Mental effort (thinking hard about something, problem-solving, focusing attention) uses integrated activity from many different cognitive systems, or put more simply, requires a wide range of structures in different regions of the brain to work together. If they aren't in sync or if the' connections' in the 'lines of communication are loose' (to use an inadequate metaphor), then this process can be very inefficient, and require more 'work' to reach the desire end point. He was hit on the side of the head, right? Was it in front of the ear, above it, or behind the ear? Right side or left? [note: it was just in front of the left ear] It may not be terribly important, but you might want to look up coup/contre-coup type injuries. The brain is a soft thing inside a hard thing. Think of it as having the consistency of a bucket of lard, or a bowl of jello. If you bang on one side of the bowl with a utensil, you can see the waves propagate and reflect back and forth. The brain is fantastically complex, so those mechanical waves can disrupt some of that complex organization, or functioning abit. Sometimes the force of the impact is enough to create a kind of sloshing back and forth of the brain against the inside walls of the skull: first on the side of the impact, as the kinetic force is transferred from the skull to the brain, and then the opposite side, and the brain "bounces back" against the other side, often sort of bruising the two sides from the point of impact. Even without gross imaging evidence for contusions, there is a massive depolarization of neurons followed by an intracellular "energy crisis" gobbling up ATP, straining mitochondria, and all the organelles inside those cells, as all those ion pumps in the cell walls work like crazy to try to re-establish the ion gradient across the neuonal membrane.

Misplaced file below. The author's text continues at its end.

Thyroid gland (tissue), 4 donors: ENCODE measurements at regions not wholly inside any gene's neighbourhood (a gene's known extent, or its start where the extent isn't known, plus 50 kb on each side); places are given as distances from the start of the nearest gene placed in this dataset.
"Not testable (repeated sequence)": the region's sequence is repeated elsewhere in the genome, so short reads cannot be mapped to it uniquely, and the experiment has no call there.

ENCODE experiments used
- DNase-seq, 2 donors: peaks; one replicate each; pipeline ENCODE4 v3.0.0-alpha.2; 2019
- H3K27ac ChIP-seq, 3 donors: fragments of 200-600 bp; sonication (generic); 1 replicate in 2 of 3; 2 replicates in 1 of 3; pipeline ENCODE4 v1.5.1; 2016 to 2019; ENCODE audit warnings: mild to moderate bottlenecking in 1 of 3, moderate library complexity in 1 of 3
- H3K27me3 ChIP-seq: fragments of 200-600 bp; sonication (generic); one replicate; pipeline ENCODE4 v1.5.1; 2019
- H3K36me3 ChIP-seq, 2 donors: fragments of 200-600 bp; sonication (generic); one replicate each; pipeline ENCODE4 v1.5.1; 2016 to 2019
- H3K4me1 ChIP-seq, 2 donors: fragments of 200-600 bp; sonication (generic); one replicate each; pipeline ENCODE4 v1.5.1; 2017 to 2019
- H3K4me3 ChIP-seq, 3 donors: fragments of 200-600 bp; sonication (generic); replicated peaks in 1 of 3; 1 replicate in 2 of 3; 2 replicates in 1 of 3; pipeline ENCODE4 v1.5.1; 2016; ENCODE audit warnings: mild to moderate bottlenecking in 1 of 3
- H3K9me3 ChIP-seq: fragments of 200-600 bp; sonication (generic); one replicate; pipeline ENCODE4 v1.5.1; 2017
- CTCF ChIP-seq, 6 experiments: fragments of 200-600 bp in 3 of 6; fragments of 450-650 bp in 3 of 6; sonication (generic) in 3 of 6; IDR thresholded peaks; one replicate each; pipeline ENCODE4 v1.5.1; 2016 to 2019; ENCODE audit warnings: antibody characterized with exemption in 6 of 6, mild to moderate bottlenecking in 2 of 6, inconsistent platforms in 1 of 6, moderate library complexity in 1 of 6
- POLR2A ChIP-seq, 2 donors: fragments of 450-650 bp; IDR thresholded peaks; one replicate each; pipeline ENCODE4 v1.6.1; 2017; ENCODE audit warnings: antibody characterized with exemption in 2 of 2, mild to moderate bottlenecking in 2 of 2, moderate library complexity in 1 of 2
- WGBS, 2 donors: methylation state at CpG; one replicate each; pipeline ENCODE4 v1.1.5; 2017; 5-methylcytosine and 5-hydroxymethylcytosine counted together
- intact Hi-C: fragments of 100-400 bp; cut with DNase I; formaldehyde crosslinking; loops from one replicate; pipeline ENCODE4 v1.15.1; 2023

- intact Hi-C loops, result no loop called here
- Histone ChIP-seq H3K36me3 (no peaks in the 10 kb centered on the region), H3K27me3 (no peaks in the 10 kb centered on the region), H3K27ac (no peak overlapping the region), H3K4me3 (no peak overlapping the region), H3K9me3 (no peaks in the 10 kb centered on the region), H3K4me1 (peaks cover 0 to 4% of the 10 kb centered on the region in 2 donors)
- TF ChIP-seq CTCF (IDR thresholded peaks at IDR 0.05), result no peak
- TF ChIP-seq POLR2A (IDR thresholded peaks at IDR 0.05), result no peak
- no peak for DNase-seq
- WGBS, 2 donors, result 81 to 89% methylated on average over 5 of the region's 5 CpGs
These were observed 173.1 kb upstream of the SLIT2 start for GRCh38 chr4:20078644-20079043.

That was maybe too much info, but my point is that the gross motor stuff (his physical actvity stamina) and the areas required to use a console controller foe games in conjunction with well-learned visual-motor activities might be fine, but those heavily cross-(brain)-zone integration tasks, like arithmetic, or reading, still not as over-learned and second nature (meaning effortful) in a 10 year old as they are in older folks like you and me, are much harder work for him to integrate right now. Stick with the "start low and go slow" model across all activities as you rebuild that stamina, and it will be fine. Don't expect every different aspect of his functional abilities to recover at equal paces; they all use the brain in different ways, so the loading may vary. Be patient. 3 to 6 month recovery time is normal. He has a young healthy brain, and has loads of redundancy and cortical reserve to repurpose for all the things that are abit tough on him right now. Plus some of the things that are hardest for him right now were skills that were in the process of being learned and practiced, so it is to be expected that those "less expert" areas of the brain seem the weakest at first. It really will be fine.

Much thanks to this reader for the excellent and detailed information about concussions.